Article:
Original software code itself may be protected by copyright without any form of registration. However, in some situations, the methods behind the code can also be protected by a patent, which needs to be formally registered. There are a number of other types of intellectual property associated with software and which can also be protected by intellectual property rights.
- manuals, which may be protected by copyright in a literary work;
- icons and other pictorial elements which may be protected by copyright in artistic works.
- a logo may be protected by copyright as an artistic work and/or a protected as a design and/or a registered or unregistered trade mark;
- software fonts, software-related peripherals such as -, and on-screen displays are eligible for design protection as well as possible trademark protection;
- the name may also be protected against passing-off and other restricted uses as a trade mark;
- databases, which may be protected by database rights;
- domain names and web addresses, which although not protected by intellectual property rights can be registered.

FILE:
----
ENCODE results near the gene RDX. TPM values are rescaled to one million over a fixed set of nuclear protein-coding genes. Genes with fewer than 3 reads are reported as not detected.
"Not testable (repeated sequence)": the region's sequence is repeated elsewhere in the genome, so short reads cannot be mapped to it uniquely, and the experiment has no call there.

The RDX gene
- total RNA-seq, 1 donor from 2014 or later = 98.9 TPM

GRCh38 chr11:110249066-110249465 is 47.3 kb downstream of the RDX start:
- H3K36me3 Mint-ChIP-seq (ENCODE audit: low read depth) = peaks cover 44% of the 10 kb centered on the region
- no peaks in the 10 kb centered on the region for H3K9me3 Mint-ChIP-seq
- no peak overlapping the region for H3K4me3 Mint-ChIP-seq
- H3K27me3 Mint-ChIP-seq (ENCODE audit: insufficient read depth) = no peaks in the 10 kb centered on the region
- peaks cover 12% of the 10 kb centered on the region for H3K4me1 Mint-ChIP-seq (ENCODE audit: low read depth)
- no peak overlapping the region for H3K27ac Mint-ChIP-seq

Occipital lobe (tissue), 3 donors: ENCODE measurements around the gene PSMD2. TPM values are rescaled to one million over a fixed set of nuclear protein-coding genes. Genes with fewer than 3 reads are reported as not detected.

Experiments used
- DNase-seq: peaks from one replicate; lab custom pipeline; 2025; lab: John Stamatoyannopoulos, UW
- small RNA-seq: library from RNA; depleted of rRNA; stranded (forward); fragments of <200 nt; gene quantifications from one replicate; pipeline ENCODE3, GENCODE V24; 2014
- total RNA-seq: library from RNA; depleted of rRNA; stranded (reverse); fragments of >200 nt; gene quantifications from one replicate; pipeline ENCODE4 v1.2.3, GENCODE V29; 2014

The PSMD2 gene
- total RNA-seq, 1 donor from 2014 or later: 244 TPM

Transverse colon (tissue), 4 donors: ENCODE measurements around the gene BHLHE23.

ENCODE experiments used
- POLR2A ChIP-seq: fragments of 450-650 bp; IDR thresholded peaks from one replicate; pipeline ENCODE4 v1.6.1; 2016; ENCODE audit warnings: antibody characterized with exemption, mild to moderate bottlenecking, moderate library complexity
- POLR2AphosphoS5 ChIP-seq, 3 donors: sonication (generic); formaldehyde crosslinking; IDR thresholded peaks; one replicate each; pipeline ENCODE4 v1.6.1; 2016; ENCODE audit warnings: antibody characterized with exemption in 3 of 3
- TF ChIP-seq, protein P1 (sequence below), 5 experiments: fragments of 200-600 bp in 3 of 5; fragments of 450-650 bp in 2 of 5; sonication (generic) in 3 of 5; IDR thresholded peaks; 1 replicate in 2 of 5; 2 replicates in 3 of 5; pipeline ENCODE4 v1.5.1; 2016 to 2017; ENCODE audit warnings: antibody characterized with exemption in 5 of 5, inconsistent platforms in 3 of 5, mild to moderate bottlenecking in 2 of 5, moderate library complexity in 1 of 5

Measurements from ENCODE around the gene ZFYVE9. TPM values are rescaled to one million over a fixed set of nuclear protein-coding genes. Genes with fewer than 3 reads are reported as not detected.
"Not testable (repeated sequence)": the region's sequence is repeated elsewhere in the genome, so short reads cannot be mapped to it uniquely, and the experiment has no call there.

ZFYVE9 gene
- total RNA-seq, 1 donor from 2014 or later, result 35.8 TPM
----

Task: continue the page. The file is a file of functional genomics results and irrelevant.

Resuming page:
Software and third parties
When publishing software or making it available to third parties (whether for download from the Internet or otherwise), it must be covered by an appropriate licence agreement arranged through the Academic Enterprise Team. This licence would normally restrict the use to research, teaching or evaluation purposes, but not commercial use.
When using third-party software components or development tools to create new software, the terms of the licence agreements that apply to such third-party software or tools must be checked to ensure that they permit the required use without restrictions or obligations. For example, if a licence is for educational use, the software should not be used in a commercially-funded project such as a consultancy or technical services project.
As for other types of agreements, employees must note that they do not have the authority to enter into software licence agreements in the name of the university (whether by signing a written contract or by clicking on an “I accept” button to download software via the internet). All licence agreements should be referred to the Academic Enterprise Team for review and approval.